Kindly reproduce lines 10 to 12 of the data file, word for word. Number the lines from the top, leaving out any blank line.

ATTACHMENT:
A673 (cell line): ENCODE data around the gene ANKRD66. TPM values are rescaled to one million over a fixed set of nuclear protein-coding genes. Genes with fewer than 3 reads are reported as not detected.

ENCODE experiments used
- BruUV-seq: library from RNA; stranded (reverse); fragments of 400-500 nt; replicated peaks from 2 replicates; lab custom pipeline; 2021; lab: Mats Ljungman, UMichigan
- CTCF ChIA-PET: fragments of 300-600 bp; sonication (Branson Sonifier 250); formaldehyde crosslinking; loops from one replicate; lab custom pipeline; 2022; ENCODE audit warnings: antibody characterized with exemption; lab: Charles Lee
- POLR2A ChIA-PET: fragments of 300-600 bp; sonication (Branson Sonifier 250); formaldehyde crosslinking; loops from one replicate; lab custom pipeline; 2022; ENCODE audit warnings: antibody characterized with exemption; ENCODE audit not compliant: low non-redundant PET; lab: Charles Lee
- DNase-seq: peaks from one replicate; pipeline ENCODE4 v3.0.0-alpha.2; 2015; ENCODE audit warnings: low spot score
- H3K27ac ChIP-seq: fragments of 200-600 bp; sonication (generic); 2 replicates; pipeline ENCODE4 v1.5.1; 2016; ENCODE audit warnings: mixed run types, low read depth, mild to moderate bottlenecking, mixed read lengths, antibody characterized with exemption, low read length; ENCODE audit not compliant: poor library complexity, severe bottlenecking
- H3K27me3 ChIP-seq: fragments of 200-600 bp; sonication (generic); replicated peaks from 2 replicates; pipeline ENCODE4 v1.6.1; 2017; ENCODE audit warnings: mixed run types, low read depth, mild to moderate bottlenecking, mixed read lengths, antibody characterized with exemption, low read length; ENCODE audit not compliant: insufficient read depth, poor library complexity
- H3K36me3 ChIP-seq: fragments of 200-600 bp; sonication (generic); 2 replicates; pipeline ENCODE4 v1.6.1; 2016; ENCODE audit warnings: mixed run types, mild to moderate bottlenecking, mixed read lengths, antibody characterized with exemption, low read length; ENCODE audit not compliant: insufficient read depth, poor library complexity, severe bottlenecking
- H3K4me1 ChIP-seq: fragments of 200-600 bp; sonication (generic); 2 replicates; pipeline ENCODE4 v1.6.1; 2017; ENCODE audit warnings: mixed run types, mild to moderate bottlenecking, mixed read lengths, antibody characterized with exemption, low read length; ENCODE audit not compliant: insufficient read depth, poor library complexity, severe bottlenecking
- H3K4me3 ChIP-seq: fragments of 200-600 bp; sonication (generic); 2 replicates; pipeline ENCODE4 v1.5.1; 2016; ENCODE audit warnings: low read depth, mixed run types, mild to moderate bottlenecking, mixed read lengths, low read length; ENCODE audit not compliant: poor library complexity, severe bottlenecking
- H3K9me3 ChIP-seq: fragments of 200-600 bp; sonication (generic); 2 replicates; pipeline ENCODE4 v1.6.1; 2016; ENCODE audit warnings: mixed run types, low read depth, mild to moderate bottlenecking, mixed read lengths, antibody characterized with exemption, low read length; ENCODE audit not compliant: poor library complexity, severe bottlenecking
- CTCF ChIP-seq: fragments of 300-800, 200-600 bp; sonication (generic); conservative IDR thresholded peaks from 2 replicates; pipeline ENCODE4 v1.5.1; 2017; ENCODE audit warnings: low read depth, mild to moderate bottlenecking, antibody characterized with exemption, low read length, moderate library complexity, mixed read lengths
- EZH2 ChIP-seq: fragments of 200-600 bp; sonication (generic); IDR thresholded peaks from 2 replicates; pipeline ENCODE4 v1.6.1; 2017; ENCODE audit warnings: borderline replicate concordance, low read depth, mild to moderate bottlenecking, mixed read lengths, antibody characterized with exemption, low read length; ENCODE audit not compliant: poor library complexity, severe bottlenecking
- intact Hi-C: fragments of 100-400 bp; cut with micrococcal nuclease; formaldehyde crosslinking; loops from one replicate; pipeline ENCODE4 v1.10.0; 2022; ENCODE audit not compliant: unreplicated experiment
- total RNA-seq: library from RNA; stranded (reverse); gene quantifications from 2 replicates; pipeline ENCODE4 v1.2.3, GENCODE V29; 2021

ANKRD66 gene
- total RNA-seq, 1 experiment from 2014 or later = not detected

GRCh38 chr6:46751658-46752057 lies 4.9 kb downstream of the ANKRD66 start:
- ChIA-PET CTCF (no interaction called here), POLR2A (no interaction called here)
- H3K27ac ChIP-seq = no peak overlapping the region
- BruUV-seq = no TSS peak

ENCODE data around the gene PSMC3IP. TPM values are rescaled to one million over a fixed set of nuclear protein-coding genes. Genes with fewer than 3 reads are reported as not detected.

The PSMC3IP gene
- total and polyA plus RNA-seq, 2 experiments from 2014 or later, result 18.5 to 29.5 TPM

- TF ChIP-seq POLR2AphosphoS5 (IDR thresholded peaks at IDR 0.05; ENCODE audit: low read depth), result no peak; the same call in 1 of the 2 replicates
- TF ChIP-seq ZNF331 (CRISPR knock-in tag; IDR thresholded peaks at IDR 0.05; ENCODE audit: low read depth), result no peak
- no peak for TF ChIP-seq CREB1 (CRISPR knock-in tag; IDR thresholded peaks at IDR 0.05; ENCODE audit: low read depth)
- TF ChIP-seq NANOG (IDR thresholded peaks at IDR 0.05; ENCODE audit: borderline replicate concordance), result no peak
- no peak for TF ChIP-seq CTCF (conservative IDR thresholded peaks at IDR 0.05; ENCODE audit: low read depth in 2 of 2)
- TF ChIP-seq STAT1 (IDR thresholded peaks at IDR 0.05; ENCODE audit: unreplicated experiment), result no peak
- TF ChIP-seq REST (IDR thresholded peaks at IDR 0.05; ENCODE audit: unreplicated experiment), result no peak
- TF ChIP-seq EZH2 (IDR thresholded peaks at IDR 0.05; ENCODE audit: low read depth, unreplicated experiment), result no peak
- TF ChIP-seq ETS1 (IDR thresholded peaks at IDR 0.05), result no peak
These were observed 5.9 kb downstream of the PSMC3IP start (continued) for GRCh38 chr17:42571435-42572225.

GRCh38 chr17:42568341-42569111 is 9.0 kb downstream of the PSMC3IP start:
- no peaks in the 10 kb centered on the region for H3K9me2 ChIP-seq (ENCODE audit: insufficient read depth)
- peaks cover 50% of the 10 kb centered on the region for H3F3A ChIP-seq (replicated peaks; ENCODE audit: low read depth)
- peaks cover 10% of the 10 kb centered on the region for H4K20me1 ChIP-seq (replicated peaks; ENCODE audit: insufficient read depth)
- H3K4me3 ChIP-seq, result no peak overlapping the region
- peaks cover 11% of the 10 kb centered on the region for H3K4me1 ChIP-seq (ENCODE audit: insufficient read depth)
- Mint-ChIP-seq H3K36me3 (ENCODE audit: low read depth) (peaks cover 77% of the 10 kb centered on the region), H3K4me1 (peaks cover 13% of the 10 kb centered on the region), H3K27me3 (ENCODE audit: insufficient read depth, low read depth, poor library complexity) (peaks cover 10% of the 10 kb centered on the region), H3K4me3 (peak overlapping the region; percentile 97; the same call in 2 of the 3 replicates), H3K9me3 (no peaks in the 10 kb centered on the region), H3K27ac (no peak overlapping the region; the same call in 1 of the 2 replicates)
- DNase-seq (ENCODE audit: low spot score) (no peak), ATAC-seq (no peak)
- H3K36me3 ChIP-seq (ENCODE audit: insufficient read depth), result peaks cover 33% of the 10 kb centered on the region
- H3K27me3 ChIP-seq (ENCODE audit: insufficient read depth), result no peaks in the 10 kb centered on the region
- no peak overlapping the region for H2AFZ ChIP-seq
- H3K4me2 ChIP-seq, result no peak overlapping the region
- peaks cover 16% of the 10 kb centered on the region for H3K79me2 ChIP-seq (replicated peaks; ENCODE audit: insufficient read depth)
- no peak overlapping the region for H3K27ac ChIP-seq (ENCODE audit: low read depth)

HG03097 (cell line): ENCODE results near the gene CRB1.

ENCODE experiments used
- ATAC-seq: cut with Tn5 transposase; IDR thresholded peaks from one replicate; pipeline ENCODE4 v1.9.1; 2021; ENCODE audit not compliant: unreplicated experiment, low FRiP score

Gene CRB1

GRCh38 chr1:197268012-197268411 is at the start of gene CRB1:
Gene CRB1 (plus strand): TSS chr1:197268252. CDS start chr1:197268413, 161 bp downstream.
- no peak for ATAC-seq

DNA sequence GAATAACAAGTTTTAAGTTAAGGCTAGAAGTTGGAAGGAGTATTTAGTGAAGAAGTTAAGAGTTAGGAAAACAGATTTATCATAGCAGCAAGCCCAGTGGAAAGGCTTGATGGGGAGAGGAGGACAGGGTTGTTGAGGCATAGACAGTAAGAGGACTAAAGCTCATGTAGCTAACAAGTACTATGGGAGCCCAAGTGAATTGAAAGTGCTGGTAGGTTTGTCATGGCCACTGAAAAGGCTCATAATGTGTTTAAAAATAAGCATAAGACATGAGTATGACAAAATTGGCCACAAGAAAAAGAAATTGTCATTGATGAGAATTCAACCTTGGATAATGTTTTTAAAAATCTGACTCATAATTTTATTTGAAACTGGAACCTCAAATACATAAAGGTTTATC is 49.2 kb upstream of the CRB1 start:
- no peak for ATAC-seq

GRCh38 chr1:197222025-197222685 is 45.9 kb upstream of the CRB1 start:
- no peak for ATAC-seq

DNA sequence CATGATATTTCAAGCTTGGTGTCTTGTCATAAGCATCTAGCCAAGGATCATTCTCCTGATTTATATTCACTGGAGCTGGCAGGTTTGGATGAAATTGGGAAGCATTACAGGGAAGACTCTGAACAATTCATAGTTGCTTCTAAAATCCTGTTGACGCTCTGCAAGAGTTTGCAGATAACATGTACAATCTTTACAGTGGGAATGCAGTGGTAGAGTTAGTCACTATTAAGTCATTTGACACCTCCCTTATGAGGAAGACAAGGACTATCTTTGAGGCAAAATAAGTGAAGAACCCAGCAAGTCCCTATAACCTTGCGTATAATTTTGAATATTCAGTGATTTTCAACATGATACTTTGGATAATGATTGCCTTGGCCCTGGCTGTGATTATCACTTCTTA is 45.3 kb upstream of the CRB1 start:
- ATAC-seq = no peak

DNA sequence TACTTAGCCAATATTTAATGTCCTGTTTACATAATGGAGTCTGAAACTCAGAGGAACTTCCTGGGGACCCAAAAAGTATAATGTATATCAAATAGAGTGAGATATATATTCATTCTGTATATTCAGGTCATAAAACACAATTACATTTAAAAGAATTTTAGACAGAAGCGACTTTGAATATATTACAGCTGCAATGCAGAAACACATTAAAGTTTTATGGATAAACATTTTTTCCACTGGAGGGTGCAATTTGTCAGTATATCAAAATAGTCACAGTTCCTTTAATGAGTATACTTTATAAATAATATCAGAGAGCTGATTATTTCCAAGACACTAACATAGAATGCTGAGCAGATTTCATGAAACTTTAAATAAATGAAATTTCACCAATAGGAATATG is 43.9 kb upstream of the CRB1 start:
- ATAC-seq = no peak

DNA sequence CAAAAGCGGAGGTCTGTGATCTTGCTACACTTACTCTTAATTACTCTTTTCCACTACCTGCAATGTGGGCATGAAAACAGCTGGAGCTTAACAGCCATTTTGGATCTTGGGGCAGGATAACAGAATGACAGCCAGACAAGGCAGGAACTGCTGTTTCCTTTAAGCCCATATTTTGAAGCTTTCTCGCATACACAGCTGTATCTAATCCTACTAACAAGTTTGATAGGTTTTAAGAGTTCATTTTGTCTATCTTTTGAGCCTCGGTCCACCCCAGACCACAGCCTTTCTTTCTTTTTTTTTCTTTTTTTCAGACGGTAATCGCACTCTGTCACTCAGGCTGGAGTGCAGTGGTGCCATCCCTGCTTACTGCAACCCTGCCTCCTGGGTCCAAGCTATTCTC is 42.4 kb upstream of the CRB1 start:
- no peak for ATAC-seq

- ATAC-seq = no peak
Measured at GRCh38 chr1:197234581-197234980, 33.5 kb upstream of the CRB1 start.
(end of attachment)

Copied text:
- H3K4me1 ChIP-seq: fragments of 200-600 bp; sonication (generic); 2 replicates; pipeline ENCODE4 v1.6.1; 2017; ENCODE audit warnings: mixed run types, mild to moderate bottlenecking, mixed read lengths, antibody characterized with exemption, low read length; ENCODE audit not compliant: insufficient read depth, poor library complexity, severe bottlenecking
- H3K4me3 ChIP-seq: fragments of 200-600 bp; sonication (generic); 2 replicates; pipeline ENCODE4 v1.5.1; 2016; ENCODE audit warnings: low read depth, mixed run types, mild to moderate bottlenecking, mixed read lengths, low read length; ENCODE audit not compliant: poor library complexity, severe bottlenecking
- H3K9me3 ChIP-seq: fragments of 200-600 bp; sonication (generic); 2 replicates; pipeline ENCODE4 v1.6.1; 2016; ENCODE audit warnings: mixed run types, low read depth, mild to moderate bottlenecking, mixed read lengths, antibody characterized with exemption, low read length; ENCODE audit not compliant: poor library complexity, severe bottlenecking